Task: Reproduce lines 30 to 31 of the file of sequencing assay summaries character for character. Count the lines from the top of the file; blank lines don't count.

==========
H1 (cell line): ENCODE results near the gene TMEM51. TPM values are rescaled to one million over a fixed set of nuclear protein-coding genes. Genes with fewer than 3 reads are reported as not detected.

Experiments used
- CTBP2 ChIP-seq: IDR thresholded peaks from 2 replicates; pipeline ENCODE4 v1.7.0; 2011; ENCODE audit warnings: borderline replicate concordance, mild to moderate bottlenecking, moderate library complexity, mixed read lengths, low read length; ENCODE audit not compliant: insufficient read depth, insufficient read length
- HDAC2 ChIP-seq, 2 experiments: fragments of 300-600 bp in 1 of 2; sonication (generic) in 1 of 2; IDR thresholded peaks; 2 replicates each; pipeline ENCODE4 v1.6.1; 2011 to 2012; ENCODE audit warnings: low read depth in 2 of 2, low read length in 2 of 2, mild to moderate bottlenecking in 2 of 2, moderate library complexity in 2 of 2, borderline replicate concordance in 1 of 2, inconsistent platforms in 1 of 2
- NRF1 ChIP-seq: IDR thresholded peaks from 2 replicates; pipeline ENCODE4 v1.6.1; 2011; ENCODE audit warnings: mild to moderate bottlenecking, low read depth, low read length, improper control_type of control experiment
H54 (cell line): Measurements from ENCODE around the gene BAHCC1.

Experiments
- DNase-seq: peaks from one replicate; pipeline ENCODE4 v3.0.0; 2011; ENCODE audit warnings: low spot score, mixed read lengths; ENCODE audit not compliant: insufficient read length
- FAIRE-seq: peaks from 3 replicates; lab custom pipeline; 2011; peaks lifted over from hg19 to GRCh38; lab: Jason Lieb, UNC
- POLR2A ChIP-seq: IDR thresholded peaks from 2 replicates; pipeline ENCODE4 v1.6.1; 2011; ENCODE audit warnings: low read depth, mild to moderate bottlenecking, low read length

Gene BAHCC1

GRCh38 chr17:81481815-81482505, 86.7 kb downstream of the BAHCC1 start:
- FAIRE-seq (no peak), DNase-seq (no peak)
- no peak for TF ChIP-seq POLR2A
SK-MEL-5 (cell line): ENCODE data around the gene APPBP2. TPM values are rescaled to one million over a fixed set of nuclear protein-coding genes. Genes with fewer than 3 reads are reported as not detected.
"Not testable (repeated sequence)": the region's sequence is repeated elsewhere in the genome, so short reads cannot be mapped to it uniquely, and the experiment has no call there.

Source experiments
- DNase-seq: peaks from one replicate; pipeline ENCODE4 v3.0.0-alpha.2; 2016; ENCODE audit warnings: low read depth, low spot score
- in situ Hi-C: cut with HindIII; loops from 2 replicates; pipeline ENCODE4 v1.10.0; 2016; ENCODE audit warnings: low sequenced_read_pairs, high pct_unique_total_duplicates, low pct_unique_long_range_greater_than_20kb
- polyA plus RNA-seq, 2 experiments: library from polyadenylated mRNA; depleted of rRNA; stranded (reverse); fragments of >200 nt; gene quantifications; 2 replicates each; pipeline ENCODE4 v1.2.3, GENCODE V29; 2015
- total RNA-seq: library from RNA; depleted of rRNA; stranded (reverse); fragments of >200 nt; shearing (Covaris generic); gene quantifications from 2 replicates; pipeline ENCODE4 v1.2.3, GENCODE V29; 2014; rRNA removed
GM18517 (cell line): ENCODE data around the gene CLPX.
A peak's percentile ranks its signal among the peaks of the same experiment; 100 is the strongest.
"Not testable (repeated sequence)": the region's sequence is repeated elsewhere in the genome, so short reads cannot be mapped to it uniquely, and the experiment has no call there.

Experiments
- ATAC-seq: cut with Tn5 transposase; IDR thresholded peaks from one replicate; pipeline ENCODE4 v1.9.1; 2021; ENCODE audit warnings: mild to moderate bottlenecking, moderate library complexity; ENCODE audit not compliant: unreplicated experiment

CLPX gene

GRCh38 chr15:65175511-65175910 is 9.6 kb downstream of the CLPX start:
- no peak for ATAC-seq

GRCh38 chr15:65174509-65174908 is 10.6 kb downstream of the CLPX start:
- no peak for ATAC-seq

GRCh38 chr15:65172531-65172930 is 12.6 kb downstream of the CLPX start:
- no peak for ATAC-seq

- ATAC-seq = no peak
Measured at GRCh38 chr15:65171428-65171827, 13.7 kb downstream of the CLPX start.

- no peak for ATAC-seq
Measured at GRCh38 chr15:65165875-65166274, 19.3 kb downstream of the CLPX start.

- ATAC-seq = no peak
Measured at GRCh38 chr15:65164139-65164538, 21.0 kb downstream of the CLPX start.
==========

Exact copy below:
GRCh38 chr15:65174509-65174908 is 10.6 kb downstream of the CLPX start:
- no peak for ATAC-seq